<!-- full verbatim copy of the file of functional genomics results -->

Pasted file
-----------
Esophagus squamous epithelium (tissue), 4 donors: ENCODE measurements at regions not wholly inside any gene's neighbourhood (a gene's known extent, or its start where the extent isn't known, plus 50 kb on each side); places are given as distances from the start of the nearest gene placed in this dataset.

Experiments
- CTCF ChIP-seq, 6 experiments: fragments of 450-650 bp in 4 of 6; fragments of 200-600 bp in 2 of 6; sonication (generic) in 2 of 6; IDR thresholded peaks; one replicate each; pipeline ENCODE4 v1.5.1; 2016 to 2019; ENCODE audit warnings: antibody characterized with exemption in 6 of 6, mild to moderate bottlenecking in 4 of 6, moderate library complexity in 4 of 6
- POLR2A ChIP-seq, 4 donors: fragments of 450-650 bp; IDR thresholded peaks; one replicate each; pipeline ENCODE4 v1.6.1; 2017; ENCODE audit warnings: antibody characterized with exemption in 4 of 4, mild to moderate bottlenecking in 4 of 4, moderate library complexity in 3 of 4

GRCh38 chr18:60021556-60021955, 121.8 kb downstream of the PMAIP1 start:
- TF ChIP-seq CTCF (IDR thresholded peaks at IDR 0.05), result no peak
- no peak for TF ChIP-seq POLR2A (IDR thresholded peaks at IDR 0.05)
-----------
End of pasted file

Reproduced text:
Esophagus squamous epithelium (tissue), 4 donors: ENCODE measurements at regions not wholly inside any gene's neighbourhood (a gene's known extent, or its start where the extent isn't known, plus 50 kb on each side); places are given as distances from the start of the nearest gene placed in this dataset.

Experiments
- CTCF ChIP-seq, 6 experiments: fragments of 450-650 bp in 4 of 6; fragments of 200-600 bp in 2 of 6; sonication (generic) in 2 of 6; IDR thresholded peaks; one replicate each; pipeline ENCODE4 v1.5.1; 2016 to 2019; ENCODE audit warnings: antibody characterized with exemption in 6 of 6, mild to moderate bottlenecking in 4 of 6, moderate library complexity in 4 of 6
- POLR2A ChIP-seq, 4 donors: fragments of 450-650 bp; IDR thresholded peaks; one replicate each; pipeline ENCODE4 v1.6.1; 2017; ENCODE audit warnings: antibody characterized with exemption in 4 of 4, mild to moderate bottlenecking in 4 of 4, moderate library complexity in 3 of 4

GRCh38 chr18:60021556-60021955, 121.8 kb downstream of the PMAIP1 start:
- TF ChIP-seq CTCF (IDR thresholded peaks at IDR 0.05), result no peak
- no peak for TF ChIP-seq POLR2A (IDR thresholded peaks at IDR 0.05)